Several times I heard that we were going to the “Hot Pocket” on Wednesday.  This brought to mind that great American junk food treat from you local grocery store’s freezer section and filled my head with visions of hot toasty cheesy things with large amounts of salt and fat – two of my favorite food groups.

As we sped past hedges, and green fields with sheep grazing, the sign came into view declaring that we’d arrived at, “The Hop Pocket.”  I was a bit disappointed on the state of my hearing and thought that I might need to schedule a test. Since hops is a component of beer and not toasty cheesy sandwiches I was beginning to worry that I’d not get my daily requirement of fat and salt.

My sandwich fear was soon put to rest as we walked through the garden area and the gift shop before arriving at the restaurant where the menu listed a toasted ham and cheese sandwich – with pineapple.  You know, kind of like those Hawaiian style pizzas we get here in the States only in a toasty sandwich.

After lunch we went into the gift shop for a little light shopping and it was then that I discovered that the place was more of a shopping mall than garden center.  In the building next door; we walked up some stairs into a clothing store, a toy area, an art gallery and other things.  Ron then informed us that there was also a downstairs area.

Since Heather had slightly injured her foot the day before it was suggested that we take the lift (elevator) down to the ground floor.  It should be noted that in Britain, the ground floor is on the ground and often “0” on the lift controls.  The first floor, is the floor above the ground floor (“1” on the lift control) or what we Americans call the second floor and press “2” to get to.  Confused? Me too, I still am not sure what floors I’ve been on when over there.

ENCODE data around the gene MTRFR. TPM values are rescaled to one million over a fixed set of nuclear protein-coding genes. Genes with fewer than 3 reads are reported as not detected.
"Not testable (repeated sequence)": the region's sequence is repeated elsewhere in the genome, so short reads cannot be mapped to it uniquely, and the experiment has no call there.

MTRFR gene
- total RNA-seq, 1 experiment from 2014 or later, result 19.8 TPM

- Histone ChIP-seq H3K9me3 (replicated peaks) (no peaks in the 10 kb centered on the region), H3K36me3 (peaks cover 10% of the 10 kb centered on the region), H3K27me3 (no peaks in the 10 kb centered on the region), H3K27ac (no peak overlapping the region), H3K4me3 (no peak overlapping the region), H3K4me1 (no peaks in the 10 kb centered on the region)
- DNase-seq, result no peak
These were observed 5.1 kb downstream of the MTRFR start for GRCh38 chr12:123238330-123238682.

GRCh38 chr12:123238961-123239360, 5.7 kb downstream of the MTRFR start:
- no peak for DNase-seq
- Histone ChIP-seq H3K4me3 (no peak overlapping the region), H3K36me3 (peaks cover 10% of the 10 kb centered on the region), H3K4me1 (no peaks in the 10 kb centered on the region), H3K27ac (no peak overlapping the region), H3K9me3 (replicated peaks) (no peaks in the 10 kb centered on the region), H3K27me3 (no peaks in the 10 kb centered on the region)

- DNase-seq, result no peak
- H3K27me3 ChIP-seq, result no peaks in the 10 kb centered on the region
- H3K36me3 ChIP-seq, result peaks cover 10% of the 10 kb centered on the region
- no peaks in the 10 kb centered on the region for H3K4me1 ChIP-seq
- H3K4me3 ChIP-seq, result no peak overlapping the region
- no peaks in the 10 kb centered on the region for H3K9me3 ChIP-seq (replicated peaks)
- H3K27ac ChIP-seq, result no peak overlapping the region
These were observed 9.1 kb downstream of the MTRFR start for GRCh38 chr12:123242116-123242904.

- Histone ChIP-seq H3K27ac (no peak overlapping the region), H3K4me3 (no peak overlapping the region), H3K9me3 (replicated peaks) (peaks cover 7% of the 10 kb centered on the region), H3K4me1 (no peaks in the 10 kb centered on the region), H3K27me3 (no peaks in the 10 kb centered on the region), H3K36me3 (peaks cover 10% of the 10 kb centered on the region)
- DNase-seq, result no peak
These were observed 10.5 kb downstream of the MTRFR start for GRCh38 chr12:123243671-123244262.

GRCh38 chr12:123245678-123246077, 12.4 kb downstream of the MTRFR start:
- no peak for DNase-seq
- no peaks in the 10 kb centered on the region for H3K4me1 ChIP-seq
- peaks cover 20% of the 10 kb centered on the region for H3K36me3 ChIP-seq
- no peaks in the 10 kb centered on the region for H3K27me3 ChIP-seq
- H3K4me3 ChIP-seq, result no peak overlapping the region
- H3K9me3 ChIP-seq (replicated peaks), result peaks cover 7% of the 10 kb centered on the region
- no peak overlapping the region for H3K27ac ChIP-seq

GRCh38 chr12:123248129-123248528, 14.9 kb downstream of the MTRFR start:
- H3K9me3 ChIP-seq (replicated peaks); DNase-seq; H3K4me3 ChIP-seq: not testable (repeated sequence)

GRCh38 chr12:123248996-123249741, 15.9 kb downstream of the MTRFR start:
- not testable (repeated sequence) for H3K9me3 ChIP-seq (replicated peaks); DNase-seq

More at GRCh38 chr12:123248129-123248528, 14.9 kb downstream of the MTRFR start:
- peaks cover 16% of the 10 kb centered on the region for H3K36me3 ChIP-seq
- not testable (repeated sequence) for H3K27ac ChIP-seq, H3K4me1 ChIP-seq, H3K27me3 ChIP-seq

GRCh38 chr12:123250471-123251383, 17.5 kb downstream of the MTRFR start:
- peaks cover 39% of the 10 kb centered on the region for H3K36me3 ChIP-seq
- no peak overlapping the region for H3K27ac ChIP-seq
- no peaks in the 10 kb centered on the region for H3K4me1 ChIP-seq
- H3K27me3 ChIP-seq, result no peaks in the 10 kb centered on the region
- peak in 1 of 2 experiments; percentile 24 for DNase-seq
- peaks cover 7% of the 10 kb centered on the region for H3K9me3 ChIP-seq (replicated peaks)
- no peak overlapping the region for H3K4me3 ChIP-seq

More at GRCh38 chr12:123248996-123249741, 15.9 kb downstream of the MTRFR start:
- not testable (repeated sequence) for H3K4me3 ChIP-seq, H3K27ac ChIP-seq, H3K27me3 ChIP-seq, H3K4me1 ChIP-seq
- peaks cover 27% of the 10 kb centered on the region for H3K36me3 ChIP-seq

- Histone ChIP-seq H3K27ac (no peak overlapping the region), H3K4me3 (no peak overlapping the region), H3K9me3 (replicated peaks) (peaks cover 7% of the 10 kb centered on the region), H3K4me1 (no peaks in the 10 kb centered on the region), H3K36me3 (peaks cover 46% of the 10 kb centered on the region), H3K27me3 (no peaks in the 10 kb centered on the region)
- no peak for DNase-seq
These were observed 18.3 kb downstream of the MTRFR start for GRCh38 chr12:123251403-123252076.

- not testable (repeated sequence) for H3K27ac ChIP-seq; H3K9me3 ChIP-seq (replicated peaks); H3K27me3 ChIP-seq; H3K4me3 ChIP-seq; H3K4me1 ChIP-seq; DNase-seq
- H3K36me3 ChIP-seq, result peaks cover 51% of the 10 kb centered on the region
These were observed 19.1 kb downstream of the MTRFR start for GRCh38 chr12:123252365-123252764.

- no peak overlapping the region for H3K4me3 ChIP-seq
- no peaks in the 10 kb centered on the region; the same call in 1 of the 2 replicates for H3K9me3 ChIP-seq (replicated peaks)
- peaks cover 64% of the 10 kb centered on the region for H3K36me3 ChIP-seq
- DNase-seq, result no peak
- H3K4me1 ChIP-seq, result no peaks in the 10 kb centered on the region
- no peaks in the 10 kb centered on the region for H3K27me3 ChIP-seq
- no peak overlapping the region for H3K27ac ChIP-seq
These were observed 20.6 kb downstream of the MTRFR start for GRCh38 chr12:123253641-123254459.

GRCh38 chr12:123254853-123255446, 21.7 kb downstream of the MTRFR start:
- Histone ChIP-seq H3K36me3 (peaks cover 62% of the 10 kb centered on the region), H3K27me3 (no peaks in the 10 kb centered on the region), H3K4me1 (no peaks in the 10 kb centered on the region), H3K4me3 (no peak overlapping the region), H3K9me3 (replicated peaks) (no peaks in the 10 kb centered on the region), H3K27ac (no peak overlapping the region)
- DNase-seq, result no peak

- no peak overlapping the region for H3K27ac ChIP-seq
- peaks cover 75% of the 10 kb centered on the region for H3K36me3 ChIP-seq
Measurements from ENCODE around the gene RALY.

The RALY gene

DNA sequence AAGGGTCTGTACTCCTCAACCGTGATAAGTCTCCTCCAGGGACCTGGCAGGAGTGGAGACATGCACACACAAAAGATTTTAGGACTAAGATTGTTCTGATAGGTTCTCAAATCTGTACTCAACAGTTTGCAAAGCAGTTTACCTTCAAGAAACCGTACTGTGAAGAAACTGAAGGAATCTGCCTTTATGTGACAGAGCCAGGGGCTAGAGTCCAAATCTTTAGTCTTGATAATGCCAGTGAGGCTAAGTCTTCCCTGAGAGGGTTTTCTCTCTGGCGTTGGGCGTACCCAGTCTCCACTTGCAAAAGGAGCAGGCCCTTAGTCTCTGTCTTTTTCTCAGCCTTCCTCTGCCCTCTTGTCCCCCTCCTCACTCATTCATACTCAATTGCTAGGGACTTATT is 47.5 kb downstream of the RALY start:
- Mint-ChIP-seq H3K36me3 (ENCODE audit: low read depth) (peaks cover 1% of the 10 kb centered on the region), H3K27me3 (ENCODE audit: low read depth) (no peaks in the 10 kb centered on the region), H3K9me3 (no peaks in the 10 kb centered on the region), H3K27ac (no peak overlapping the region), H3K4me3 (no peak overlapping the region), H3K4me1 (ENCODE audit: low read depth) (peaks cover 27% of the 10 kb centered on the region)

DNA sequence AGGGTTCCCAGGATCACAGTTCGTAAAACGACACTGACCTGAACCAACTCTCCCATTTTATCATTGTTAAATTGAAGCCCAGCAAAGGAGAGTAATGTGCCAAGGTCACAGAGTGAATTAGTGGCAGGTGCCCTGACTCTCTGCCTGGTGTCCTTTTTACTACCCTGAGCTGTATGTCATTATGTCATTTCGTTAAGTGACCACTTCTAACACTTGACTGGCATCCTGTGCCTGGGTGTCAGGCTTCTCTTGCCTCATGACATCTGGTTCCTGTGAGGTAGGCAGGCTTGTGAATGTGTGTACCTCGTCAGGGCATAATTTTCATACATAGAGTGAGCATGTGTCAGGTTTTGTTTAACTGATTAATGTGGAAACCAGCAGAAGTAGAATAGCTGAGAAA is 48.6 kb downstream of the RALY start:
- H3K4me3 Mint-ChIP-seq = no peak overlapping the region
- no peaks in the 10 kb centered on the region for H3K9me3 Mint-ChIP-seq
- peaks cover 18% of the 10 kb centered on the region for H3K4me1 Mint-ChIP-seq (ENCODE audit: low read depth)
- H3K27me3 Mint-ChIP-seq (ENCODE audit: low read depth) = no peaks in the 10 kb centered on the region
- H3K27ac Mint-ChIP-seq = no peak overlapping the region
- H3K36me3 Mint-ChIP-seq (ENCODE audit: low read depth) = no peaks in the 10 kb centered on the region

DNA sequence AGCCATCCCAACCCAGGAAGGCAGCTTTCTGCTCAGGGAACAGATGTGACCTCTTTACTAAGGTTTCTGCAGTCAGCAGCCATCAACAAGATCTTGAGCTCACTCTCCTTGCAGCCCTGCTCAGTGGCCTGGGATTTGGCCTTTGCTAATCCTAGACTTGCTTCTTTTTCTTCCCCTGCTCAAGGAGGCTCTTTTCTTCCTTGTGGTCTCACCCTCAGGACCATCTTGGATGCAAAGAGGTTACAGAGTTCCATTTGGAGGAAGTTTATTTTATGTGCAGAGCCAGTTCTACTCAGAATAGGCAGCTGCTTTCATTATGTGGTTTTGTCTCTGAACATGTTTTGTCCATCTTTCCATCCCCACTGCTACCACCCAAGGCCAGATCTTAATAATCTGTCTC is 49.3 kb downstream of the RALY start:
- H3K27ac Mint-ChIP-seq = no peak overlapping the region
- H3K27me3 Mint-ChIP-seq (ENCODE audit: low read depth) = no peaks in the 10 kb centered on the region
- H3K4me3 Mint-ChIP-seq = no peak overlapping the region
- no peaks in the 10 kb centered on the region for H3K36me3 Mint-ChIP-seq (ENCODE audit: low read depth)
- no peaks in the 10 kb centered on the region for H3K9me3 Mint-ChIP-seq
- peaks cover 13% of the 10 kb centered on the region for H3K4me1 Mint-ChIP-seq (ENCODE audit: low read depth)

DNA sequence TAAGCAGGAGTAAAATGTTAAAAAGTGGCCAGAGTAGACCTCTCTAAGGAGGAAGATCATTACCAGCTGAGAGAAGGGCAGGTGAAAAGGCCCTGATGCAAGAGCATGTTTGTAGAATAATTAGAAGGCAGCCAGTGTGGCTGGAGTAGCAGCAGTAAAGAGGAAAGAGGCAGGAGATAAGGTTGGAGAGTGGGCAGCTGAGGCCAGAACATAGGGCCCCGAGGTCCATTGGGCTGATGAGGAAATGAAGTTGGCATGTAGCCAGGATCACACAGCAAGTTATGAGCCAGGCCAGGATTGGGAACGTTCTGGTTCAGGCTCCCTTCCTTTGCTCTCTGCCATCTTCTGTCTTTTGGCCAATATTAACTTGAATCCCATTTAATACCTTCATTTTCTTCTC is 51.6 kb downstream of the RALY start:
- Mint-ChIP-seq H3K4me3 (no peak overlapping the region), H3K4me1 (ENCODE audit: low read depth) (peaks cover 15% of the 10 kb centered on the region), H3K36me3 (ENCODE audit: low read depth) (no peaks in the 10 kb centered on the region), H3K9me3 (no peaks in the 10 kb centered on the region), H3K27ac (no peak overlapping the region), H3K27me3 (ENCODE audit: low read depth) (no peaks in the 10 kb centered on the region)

When we got to the lift it turned out to be a small affair with a warning sign saying, “Max 4 people, 400 kg.” A bit of quick mental math told me that our party of four would fit nicely and all would be safe provided a kg is roughly 2 lbs and I was guessing everyone’s weight correctly.  Not everyone was as confident as I tried to sound, but we all shuffled in and pressed the “0” button.

On arriving on the ground floor we noticed the lift had a sign stating, “Max 3 people, 300 kg,” which did cause a bit of worry. However we also exited right next to a shoe store and all was forgotten as Heather and her sister Hazel saw an interesting pair of boots.  What followed was an interesting half hour as various shoes were tried and the sales staff was quizzed on the difference between American, British and European shoe size measurement systems.

Ron and I were fortunate enough to find two empty chairs to enjoy the shoe shopping show.

At one point Heather did ask me if she could buy a pair of shoes.  Which I thought an odd question as it was clear to me that she was going to buy a pair and I thought it best to avoid directly addressing the question and just answered, “My only requirement is that it fits in the suitcase.”

Shoes bought, and the sales staff calculating their commission, we made our way to the car park (parking lot) where we discovered it was raining.  Naturally the true Brits grumbled a bit at the weather while I marveled that this amazing thing of water falling from the sky.

Sadly, no one seemed to know how I could make that happen in California.

Till next week,